Books"Conversations" among Great Christian Thinkers
Roger E. Olson (Baker Academic)
Few scholars possess the creativity, historical breadth, and theological acumen to pull off a volume like this. If Roger Olson's fictionalized discussions occasionally reveal as much about his own views as those of other Christian thinkers, then the excellence of his unusual survey of church history can be his excuse. Quotes like this one, from Luther to a roomful of Reformation-era leaders, keep the reading fun: "Stop quarreling, people. All that is really needful or helpful is for all of you to agree with me!"Do We Really Reap What We Sow?
Mark Herringshaw (Bethany House)
As our country's religious topography diversifies, we might expect to see more pastors borrowing concepts from popular alternative spiritualities. Mark Herringshaw's extended gospel presentation gets bogged down at times. But his subversion of karma is intriguing and his theological rewording faithful. He offers a new kind of apologetic, one based less on rationalistic arguments than on re-inhabiting sacred territory.Why Do Christians Feel So Bad about Feeling Good?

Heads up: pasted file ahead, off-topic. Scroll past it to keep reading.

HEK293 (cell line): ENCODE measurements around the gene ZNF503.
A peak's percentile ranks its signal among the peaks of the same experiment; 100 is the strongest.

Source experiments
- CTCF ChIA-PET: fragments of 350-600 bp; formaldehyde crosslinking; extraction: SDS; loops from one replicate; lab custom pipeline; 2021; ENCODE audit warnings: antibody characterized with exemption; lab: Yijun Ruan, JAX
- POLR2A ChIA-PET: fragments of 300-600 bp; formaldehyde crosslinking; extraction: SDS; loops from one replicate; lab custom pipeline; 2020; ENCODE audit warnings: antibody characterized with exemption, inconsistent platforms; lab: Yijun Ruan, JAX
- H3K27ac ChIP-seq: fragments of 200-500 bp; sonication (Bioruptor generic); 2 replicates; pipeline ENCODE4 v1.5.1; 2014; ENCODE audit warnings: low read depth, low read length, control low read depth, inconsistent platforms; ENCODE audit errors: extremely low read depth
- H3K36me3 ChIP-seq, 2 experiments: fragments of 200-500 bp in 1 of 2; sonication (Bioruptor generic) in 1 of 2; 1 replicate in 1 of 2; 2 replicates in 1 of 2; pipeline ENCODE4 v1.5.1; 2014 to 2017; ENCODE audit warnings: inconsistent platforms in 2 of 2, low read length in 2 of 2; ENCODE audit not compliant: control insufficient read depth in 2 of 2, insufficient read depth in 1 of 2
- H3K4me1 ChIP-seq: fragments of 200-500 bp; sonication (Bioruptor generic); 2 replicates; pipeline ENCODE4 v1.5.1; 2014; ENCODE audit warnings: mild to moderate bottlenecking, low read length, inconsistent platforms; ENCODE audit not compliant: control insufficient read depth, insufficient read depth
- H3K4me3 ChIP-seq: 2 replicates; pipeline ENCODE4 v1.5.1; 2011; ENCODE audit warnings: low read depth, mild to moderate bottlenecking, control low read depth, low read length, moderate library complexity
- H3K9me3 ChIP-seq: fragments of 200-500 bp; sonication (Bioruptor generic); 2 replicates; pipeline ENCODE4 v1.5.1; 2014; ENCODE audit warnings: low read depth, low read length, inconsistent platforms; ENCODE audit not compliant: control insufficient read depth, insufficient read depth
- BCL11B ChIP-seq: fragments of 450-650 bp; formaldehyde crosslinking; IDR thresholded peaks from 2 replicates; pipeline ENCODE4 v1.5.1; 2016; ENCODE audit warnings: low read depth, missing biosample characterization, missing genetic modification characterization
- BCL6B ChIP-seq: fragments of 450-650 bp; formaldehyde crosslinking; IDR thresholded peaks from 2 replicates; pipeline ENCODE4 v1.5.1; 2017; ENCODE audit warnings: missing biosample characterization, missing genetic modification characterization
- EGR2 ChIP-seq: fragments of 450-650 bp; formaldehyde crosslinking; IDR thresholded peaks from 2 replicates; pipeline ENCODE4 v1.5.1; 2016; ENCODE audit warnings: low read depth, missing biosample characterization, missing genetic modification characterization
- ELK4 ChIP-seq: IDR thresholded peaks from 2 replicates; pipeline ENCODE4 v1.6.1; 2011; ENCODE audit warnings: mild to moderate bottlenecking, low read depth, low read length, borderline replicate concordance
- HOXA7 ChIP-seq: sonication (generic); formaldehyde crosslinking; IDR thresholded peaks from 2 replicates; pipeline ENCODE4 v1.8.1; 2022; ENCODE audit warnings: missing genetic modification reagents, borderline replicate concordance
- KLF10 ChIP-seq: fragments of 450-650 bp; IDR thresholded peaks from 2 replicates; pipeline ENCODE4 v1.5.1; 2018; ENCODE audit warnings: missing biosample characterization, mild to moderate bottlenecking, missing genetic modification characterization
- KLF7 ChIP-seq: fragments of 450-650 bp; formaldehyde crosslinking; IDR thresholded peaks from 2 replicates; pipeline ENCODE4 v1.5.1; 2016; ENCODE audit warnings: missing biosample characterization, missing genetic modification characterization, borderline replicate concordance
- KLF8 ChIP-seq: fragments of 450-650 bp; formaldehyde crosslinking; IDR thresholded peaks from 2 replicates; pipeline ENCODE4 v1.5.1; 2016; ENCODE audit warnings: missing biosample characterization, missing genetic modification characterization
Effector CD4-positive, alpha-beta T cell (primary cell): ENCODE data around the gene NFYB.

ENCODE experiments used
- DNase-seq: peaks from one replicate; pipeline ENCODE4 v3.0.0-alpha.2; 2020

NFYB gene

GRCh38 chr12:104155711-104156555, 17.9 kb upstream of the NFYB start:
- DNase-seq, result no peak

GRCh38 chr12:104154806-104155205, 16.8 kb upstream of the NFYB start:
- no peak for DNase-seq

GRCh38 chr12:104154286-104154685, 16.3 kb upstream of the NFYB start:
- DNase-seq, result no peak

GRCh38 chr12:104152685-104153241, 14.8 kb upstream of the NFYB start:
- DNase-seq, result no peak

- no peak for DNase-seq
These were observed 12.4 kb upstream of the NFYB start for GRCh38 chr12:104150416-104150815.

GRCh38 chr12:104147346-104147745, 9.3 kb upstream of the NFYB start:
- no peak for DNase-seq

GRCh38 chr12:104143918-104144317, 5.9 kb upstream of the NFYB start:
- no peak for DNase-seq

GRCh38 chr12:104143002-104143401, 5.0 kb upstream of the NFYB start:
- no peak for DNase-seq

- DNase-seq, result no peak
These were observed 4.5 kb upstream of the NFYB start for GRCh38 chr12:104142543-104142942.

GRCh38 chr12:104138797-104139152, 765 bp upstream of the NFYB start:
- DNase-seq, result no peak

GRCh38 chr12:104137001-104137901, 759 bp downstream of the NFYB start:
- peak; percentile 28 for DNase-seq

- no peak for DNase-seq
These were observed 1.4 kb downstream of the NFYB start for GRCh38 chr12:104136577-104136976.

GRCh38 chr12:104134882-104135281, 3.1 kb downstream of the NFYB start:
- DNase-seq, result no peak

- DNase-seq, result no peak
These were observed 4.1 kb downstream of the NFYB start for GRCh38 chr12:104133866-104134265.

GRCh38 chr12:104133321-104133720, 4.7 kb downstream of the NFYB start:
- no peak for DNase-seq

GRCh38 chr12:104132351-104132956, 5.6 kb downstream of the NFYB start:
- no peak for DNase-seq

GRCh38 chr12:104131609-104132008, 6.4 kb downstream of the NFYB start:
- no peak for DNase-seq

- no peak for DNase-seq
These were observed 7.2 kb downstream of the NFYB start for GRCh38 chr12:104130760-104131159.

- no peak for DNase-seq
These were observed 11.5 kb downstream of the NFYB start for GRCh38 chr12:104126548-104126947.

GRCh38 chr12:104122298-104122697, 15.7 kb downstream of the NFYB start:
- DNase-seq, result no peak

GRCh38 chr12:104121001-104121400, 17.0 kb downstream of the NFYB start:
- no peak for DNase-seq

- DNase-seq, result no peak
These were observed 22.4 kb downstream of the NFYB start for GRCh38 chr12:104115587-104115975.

Gary Thomas (Zondervan)
It's a sin not to have fun. A daily latte is money well spent. God delights in our enjoyment. If such statements spark a twinge of guilt, Gary Thomas wants to set the record straight. Written in his warm, personal style, Pure Pleasure reminds readers that pleasures can point to God rather than compete with him, and that God himself can become our highest joy. Others have written in this direction, but Thomas takes us further into a lifestyle of purposeful, holy enjoyment.1